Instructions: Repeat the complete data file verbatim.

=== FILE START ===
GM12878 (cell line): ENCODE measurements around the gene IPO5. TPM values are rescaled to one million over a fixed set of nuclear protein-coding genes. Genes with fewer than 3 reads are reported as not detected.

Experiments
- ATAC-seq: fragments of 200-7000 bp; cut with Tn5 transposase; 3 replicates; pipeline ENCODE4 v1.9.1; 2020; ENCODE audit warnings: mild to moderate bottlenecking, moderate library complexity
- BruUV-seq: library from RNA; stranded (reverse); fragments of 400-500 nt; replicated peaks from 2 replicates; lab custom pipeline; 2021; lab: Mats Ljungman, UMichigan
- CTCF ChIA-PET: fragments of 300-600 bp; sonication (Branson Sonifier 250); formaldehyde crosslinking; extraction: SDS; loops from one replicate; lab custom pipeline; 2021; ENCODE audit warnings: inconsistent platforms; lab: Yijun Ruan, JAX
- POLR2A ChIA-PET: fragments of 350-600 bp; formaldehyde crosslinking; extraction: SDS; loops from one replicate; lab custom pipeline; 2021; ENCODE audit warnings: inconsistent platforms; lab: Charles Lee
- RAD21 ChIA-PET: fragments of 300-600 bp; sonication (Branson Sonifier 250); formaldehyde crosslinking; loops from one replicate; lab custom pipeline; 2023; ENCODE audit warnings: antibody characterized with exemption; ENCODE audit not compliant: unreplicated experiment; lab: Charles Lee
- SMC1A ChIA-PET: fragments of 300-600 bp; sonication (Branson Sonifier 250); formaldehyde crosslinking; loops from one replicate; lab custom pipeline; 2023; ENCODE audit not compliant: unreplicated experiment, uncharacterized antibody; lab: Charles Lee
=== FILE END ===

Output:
GM12878 (cell line): ENCODE measurements around the gene IPO5. TPM values are rescaled to one million over a fixed set of nuclear protein-coding genes. Genes with fewer than 3 reads are reported as not detected.

Experiments
- ATAC-seq: fragments of 200-7000 bp; cut with Tn5 transposase; 3 replicates; pipeline ENCODE4 v1.9.1; 2020; ENCODE audit warnings: mild to moderate bottlenecking, moderate library complexity
- BruUV-seq: library from RNA; stranded (reverse); fragments of 400-500 nt; replicated peaks from 2 replicates; lab custom pipeline; 2021; lab: Mats Ljungman, UMichigan
- CTCF ChIA-PET: fragments of 300-600 bp; sonication (Branson Sonifier 250); formaldehyde crosslinking; extraction: SDS; loops from one replicate; lab custom pipeline; 2021; ENCODE audit warnings: inconsistent platforms; lab: Yijun Ruan, JAX
- POLR2A ChIA-PET: fragments of 350-600 bp; formaldehyde crosslinking; extraction: SDS; loops from one replicate; lab custom pipeline; 2021; ENCODE audit warnings: inconsistent platforms; lab: Charles Lee
- RAD21 ChIA-PET: fragments of 300-600 bp; sonication (Branson Sonifier 250); formaldehyde crosslinking; loops from one replicate; lab custom pipeline; 2023; ENCODE audit warnings: antibody characterized with exemption; ENCODE audit not compliant: unreplicated experiment; lab: Charles Lee
- SMC1A ChIA-PET: fragments of 300-600 bp; sonication (Branson Sonifier 250); formaldehyde crosslinking; loops from one replicate; lab custom pipeline; 2023; ENCODE audit not compliant: unreplicated experiment, uncharacterized antibody; lab: Charles Lee